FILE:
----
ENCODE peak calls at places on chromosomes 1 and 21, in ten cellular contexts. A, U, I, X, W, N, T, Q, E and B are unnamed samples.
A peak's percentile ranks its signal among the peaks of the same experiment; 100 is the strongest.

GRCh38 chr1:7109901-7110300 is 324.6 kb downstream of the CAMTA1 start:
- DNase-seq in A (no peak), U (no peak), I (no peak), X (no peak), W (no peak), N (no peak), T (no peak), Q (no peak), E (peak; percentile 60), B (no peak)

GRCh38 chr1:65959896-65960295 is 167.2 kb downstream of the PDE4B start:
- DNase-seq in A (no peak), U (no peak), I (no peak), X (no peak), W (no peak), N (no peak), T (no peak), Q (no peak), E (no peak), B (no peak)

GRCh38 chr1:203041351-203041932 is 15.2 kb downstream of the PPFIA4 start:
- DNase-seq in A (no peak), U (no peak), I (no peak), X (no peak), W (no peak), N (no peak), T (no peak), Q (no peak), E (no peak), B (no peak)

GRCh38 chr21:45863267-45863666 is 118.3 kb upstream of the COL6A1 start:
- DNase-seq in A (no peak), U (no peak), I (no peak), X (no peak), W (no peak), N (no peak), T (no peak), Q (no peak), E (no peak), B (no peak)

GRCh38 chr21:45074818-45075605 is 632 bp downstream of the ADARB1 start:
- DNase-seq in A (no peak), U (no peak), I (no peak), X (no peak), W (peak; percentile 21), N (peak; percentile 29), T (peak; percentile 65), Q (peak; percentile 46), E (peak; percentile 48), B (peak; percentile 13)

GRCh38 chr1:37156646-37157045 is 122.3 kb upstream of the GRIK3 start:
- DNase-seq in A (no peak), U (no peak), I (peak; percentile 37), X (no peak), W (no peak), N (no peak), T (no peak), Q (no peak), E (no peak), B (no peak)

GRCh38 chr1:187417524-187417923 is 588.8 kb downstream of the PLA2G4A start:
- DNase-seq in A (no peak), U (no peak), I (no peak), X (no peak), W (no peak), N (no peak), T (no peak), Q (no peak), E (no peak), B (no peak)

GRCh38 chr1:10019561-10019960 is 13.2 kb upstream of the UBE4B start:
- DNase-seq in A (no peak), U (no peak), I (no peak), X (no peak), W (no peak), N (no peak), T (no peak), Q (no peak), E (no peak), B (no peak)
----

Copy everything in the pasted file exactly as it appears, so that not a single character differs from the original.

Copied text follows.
ENCODE peak calls at places on chromosomes 1 and 21, in ten cellular contexts. A, U, I, X, W, N, T, Q, E and B are unnamed samples.
A peak's percentile ranks its signal among the peaks of the same experiment; 100 is the strongest.

GRCh38 chr1:7109901-7110300 is 324.6 kb downstream of the CAMTA1 start:
- DNase-seq in A (no peak), U (no peak), I (no peak), X (no peak), W (no peak), N (no peak), T (no peak), Q (no peak), E (peak; percentile 60), B (no peak)

GRCh38 chr1:65959896-65960295 is 167.2 kb downstream of the PDE4B start:
- DNase-seq in A (no peak), U (no peak), I (no peak), X (no peak), W (no peak), N (no peak), T (no peak), Q (no peak), E (no peak), B (no peak)

GRCh38 chr1:203041351-203041932 is 15.2 kb downstream of the PPFIA4 start:
- DNase-seq in A (no peak), U (no peak), I (no peak), X (no peak), W (no peak), N (no peak), T (no peak), Q (no peak), E (no peak), B (no peak)

GRCh38 chr21:45863267-45863666 is 118.3 kb upstream of the COL6A1 start:
- DNase-seq in A (no peak), U (no peak), I (no peak), X (no peak), W (no peak), N (no peak), T (no peak), Q (no peak), E (no peak), B (no peak)

GRCh38 chr21:45074818-45075605 is 632 bp downstream of the ADARB1 start:
- DNase-seq in A (no peak), U (no peak), I (no peak), X (no peak), W (peak; percentile 21), N (peak; percentile 29), T (peak; percentile 65), Q (peak; percentile 46), E (peak; percentile 48), B (peak; percentile 13)

GRCh38 chr1:37156646-37157045 is 122.3 kb upstream of the GRIK3 start:
- DNase-seq in A (no peak), U (no peak), I (peak; percentile 37), X (no peak), W (no peak), N (no peak), T (no peak), Q (no peak), E (no peak), B (no peak)

GRCh38 chr1:187417524-187417923 is 588.8 kb downstream of the PLA2G4A start:
- DNase-seq in A (no peak), U (no peak), I (no peak), X (no peak), W (no peak), N (no peak), T (no peak), Q (no peak), E (no peak), B (no peak)

GRCh38 chr1:10019561-10019960 is 13.2 kb upstream of the UBE4B start:
- DNase-seq in A (no peak), U (no peak), I (no peak), X (no peak), W (no peak), N (no peak), T (no peak), Q (no peak), E (no peak), B (no peak)